- Standard deviation

**Central limit theorem (CLT)**- The CLT is that the sampling distribution of the mean will always be approximately normally distributed even if the underlying population distribution is not
- Predicts the mean of the sampling distribution will be the population mean
- As long as:
- Sample size is large enough
- Samples are randomly drawn

- Standard error of the mean vs sample error of a proportion
- Standard error of the mean
- Remember, this is the standard deviation of the distribution of sample means (from many samples)
- This follows CLT

- Standard error of a proportion
- Used to obtain proportion of individuals who may possess a particular factor of interest
- Standard error of a proportion is the distribution of sample proportion obtained, after taking repeated samples of a fixed size
- This also follows CLT

- Standard error of the mean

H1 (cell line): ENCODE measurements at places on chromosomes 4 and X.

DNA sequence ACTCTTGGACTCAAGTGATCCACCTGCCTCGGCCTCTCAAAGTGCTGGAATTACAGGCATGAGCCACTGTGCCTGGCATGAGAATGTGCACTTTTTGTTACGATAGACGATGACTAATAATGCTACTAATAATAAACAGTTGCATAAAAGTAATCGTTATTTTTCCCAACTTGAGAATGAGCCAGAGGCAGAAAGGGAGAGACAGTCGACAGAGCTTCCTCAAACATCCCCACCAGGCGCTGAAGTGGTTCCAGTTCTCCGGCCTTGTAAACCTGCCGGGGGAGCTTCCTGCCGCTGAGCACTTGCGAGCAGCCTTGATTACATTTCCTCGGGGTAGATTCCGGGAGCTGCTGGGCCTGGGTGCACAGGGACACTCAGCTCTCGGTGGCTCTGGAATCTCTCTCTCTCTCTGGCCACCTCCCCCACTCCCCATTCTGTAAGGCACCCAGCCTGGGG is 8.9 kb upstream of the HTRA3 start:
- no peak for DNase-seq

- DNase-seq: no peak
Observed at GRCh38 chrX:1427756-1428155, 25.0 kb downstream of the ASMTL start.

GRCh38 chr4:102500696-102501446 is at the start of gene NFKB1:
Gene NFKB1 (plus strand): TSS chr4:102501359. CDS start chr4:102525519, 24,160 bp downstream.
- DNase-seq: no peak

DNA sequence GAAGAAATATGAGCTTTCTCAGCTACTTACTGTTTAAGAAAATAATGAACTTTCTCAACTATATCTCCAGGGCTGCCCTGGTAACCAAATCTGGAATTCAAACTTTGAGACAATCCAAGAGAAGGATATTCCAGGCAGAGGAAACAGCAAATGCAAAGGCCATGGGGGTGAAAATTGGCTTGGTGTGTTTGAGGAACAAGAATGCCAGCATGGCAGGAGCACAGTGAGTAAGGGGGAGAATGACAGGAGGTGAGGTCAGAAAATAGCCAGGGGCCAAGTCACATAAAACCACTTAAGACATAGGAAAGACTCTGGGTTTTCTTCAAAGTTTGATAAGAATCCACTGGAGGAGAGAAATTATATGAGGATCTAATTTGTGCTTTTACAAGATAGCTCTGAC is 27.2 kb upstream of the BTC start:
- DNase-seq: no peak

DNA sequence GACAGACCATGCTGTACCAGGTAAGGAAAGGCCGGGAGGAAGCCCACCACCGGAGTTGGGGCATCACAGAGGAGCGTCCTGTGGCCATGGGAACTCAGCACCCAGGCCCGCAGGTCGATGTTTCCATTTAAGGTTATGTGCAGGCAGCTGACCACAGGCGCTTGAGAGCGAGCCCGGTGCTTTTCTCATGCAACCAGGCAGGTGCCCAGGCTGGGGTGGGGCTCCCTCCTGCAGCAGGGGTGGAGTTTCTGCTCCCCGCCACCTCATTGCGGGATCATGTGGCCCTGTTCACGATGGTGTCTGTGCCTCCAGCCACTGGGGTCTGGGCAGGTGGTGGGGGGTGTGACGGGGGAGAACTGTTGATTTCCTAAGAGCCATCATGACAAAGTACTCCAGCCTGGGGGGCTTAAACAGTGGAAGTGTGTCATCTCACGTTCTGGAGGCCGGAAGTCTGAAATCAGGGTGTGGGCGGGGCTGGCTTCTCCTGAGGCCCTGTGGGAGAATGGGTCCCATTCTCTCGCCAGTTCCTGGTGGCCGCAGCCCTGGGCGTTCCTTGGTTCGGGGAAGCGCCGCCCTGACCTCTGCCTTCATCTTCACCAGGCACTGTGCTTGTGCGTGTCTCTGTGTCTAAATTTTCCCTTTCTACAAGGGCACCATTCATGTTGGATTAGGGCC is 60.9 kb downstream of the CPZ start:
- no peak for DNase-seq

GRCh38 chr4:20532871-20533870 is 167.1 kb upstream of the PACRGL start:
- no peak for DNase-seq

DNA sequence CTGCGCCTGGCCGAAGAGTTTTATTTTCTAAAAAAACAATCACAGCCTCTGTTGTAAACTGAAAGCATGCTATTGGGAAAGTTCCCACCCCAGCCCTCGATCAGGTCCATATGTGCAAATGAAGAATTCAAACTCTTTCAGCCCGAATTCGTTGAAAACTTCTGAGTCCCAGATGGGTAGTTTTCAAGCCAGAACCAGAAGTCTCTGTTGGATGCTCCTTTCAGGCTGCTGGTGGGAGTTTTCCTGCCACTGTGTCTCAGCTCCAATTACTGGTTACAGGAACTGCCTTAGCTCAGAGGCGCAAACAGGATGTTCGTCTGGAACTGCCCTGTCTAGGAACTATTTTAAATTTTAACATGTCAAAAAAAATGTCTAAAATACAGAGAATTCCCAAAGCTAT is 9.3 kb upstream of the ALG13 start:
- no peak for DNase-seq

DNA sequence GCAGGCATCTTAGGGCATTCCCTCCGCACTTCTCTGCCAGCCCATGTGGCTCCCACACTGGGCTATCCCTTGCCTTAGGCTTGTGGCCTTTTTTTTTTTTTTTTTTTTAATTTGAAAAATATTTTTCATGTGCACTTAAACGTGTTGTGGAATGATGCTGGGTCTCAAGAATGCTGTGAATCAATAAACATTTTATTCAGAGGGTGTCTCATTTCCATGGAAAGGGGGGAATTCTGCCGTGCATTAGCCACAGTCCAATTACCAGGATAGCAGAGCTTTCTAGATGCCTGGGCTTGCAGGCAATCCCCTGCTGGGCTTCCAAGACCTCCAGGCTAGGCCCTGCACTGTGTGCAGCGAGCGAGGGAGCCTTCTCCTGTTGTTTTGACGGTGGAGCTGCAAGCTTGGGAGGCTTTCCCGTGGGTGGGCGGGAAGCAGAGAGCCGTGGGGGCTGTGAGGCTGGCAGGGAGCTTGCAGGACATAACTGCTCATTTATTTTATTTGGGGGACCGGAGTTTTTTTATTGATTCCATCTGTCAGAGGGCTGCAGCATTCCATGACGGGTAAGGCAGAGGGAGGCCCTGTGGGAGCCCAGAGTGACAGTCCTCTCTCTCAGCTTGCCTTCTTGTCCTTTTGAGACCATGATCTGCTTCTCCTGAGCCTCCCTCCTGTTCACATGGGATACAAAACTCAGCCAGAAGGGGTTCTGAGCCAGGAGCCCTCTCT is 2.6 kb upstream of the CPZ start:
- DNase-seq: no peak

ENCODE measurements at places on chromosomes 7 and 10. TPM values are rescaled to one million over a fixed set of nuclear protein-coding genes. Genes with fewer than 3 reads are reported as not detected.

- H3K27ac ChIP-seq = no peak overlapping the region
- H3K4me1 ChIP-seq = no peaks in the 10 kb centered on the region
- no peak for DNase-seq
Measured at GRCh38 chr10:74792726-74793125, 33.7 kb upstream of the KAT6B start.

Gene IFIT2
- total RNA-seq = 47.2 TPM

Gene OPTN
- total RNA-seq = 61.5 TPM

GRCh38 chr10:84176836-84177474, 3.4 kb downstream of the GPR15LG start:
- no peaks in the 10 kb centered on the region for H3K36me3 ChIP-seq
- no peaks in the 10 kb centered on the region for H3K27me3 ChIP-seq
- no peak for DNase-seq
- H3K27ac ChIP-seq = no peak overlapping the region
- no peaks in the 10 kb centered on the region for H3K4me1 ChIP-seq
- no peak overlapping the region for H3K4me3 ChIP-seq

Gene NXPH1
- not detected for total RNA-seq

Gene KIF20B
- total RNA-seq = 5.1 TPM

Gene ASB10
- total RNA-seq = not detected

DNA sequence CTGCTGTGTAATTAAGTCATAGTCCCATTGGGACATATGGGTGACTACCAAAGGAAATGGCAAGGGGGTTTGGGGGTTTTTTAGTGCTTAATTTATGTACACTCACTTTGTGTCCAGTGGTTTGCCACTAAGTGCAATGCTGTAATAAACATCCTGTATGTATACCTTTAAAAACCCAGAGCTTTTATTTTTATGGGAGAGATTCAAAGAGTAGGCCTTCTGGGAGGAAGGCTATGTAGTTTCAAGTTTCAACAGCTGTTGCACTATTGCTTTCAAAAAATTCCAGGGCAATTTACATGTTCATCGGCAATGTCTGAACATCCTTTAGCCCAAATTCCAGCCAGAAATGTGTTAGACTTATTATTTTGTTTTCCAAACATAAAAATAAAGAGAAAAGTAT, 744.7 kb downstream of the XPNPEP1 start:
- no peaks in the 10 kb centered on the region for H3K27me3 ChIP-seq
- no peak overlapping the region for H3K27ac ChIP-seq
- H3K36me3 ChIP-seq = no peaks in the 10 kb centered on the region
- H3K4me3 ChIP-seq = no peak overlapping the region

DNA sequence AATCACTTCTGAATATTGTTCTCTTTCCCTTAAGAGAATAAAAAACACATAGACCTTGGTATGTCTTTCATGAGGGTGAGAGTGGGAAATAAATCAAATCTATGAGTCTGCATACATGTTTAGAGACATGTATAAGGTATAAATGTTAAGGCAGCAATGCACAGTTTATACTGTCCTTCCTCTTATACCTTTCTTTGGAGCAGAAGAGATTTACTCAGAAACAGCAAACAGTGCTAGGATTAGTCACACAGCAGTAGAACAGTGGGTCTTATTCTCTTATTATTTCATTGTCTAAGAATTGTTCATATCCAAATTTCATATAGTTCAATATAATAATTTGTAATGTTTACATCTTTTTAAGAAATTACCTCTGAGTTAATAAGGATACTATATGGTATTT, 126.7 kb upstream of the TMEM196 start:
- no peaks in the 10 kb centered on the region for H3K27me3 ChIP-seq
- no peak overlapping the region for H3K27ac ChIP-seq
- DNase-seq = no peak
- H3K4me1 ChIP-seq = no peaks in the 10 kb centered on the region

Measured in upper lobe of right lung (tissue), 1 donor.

- Where p is the sample proportion & n is the size of the sample

**Confidence Intervals**

- Confidence intervals
**Inferential**statistic (about the population mean)**95% Confidence Interval = mean +/- 1.96 x Standard Error****It is a range of values, within which, you can be 95% sure that the true population parameter lies**

- Reference range vs confidence interval
- Reference range
**Descriptive (about sample)**- Sample mean +/- 1.96 SD
- Reports where 95% of the sample lies

- Confidence interval
**Inferential (about population)**- Sample mean +/- 1.96 SEM (standard error of the mean)
- Because this equation uses SEM and not SD – it is will be a narrower interval
- Reports where the population mean lies 95% of the time

- Reference range